From the Brioni Declaration to the Badinter Arbitration Committee
Yugoslavia and the world
In the spring of 1991, the developments in Yugoslavia, including Slovenia's steps towards independence, did not attract much worldwide interest in political circles and with the public. Hot topics were developing elsewhere and ranged from the Soviet Union, the collapsing nuclear global superpower, to the Iraqi occupation of Kuwait where the First Gulf War for its liberation had just begun. In addition to the lack of interest, the attitude of world powers towards the Yugoslav issue was characterised by the lack of understanding of the developments and the lack of logic in the process of the dissolution of the western-most country in Eastern Europe. Furthermore, the Yugoslav crisis coincided with the preparations for the signing of the Treaty on European Union, which was subsequently signed at the end of 1991 in Maastricht. In the post-Cold War period, at the time of European integration, a serious conflict was developing in Yugoslavia which, looking from the outside, seemed to be a result of separatism with nationalistic tendencies. Of course, the fear of the culmination of the self-determination principle posed a serious threat to the internal stability of Europe and its integration programme. Thus, at the beginning, the view of Europe and the US seemed to be self-contradictory, as it welcomed democratisation processes and economic reforms, yet at the same time advocated the conservation of the state.
The Hour of Europe
However, the beginning of the War for Independence on the evening of 26 June 1991 caused a sudden shift in the interest of world countries and all eyes were fixed on the northern-most Yugoslav republic. Europe responded quite quickly – Jacques Poos, the Minister of Foreign Affairs of Luxembourg at the time, immediately labelled the Yugoslav crisis as the "Hour of Europe" – and it sent a group of mediators to Yugoslavia, popularly known as the "trojka." This three-member committee met with all parties involved multiple times, including in Tito's former summer residence in the Brioni Archipelago.
Europeans left the parties involved very little room to manoeuvre, as they offered them – in reality, they demanded – the option of signing a special declaration, titled the Brioni Declaration, named after the location where the signing took place. It included numerous compromises and, as a result, failed to satisfy either party. For the Slovenian side, the biggest points of dispute were items that foresaw a three-month moratorium regarding independence decisions, the removal of blockades at the army bases of the Yugoslav People's Army (JLA), and the return of seized military equipment. Many thought at the time that the acceptance of these two items would have meant giving up the fundamental rights it had obtained, independence itself and its successful protection by the police and the military.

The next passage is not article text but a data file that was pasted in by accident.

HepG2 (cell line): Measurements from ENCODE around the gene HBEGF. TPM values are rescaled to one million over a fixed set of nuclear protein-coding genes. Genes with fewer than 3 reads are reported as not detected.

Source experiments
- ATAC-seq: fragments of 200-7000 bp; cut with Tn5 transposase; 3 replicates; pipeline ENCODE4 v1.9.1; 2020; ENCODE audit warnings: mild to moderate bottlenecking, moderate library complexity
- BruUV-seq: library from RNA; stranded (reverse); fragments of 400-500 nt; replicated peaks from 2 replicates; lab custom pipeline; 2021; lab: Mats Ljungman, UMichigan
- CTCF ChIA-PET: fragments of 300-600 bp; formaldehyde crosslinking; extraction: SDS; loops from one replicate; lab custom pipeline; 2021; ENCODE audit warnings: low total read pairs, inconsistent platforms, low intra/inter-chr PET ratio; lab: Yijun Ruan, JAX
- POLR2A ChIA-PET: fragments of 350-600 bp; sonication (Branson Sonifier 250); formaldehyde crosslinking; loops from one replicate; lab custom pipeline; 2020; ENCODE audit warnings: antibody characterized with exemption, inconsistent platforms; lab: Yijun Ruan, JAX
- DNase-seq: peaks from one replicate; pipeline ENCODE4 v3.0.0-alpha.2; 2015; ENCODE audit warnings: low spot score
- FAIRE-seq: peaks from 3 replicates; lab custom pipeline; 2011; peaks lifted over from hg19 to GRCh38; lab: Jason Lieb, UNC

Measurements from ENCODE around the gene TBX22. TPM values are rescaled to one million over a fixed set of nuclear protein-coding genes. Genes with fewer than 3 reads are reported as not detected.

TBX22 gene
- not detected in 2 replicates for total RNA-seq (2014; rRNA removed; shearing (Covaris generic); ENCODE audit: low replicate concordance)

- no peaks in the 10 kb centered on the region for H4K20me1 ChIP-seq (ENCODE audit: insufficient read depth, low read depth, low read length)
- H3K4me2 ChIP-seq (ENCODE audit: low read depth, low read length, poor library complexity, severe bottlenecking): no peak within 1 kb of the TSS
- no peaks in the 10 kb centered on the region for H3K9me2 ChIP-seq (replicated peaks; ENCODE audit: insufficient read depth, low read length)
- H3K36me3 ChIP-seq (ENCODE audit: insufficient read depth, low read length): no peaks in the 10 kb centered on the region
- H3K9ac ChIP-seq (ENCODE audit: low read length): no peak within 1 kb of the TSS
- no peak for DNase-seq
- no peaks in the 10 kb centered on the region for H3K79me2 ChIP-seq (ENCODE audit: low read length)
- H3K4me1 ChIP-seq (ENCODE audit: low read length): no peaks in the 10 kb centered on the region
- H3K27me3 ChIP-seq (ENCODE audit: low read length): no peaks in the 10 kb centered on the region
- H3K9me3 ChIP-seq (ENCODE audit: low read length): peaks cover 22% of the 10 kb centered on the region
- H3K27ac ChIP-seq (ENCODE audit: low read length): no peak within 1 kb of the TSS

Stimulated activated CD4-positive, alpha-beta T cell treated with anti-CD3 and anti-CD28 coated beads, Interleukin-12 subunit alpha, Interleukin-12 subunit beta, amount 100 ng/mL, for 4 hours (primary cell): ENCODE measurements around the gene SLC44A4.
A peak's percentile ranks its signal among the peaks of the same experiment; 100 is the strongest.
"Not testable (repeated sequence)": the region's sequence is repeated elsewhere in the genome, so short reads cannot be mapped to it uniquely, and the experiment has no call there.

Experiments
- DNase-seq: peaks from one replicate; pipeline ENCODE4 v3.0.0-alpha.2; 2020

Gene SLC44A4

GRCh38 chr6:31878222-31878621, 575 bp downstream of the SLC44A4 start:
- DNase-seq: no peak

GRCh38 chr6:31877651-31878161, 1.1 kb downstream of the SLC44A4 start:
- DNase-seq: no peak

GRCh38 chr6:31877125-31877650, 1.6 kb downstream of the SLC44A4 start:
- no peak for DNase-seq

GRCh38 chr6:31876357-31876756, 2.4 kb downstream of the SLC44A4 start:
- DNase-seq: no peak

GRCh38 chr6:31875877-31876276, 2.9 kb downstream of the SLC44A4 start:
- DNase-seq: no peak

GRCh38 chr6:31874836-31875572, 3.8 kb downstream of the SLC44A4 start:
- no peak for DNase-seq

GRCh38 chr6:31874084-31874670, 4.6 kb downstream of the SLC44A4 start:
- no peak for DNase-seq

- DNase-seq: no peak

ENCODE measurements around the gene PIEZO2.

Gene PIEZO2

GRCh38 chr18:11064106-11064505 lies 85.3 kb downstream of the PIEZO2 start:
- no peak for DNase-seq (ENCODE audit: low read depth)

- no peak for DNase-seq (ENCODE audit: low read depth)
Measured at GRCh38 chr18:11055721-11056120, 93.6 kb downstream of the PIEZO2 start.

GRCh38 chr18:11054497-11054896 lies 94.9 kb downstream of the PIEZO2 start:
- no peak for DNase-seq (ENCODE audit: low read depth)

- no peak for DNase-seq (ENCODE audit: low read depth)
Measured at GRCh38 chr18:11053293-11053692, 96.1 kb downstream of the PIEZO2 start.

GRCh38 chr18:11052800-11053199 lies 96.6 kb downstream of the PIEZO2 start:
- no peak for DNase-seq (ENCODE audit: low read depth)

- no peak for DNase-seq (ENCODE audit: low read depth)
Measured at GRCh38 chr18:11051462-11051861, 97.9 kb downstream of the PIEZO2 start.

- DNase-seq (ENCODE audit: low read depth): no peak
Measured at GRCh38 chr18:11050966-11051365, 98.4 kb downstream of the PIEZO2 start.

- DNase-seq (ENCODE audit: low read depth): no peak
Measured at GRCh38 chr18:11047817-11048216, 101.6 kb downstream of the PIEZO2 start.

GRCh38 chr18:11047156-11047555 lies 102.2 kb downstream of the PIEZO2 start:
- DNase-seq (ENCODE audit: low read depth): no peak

However, the Brioni Declaration also showed that entrenched positions of Western countries had also undoubtedly changed, since the Yugoslav federal government led by Ante Marković lost the status of the party who had, up to that point, been the only serious partner in dialogue with foreign diplomats. The Republic of Slovenia that, with other republics, had already been the de facto holder of political power was finally seen as such by foreign partners in dialogue as well. By adopting the Brioni Declaration, it also became a responsible, understanding, and credible factor.
The retreat of the JLA (Yugoslav People's Army)
The response of the majority of the public as well as of the political community was rather reserved due to the impression left by the barely ended military conflict. Some even had an adverse opinion and considered the Brioni Declaration as capitulation, even though it was adopted by the majority of the Slovenian National Assembly on 10 July 1991 despite reservations. However, the outward disappointment did not have any basis on the developments from behind political scenes. It was evident from the strategic political orientation of the Serbian leadership, which slowly gained the support of the majority of the JLA that the Yugoslav issue would continue to be resolved without Slovenia. Finally, the JLA retreated from Slovenia within a period of three months.
The dissolution of the country
Meanwhile, political talks sponsored by the international community continued. In September, a conference on Yugoslavia was held in the Hague and the UN became increasingly more involved. However, the Hague Conference, presided over by Lord Peter Carrington, failed to find a solution that would to any extent satisfy the feuding sides. Therefore, the final decision was then entrusted to an arbitration committee of esteemed foreign lawyers, named the Badinter Arbitration Committee after its presiding member. By 8 December 1991, the Committee had finished its work and decided that "SFRY is in the process of dissolution," so it should therefore be left to break up. However, by that time, Slovenia was no longer the problematic part of the Yugoslav Gordian knot. Quite the contrary, it was its only part that could be disentangled.
Jure Gašparič, Institute of Contemporary History